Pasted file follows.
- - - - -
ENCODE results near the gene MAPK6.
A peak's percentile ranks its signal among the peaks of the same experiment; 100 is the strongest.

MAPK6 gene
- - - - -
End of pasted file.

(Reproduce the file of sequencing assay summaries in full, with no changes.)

ENCODE results near the gene MAPK6.
A peak's percentile ranks its signal among the peaks of the same experiment; 100 is the strongest.

MAPK6 gene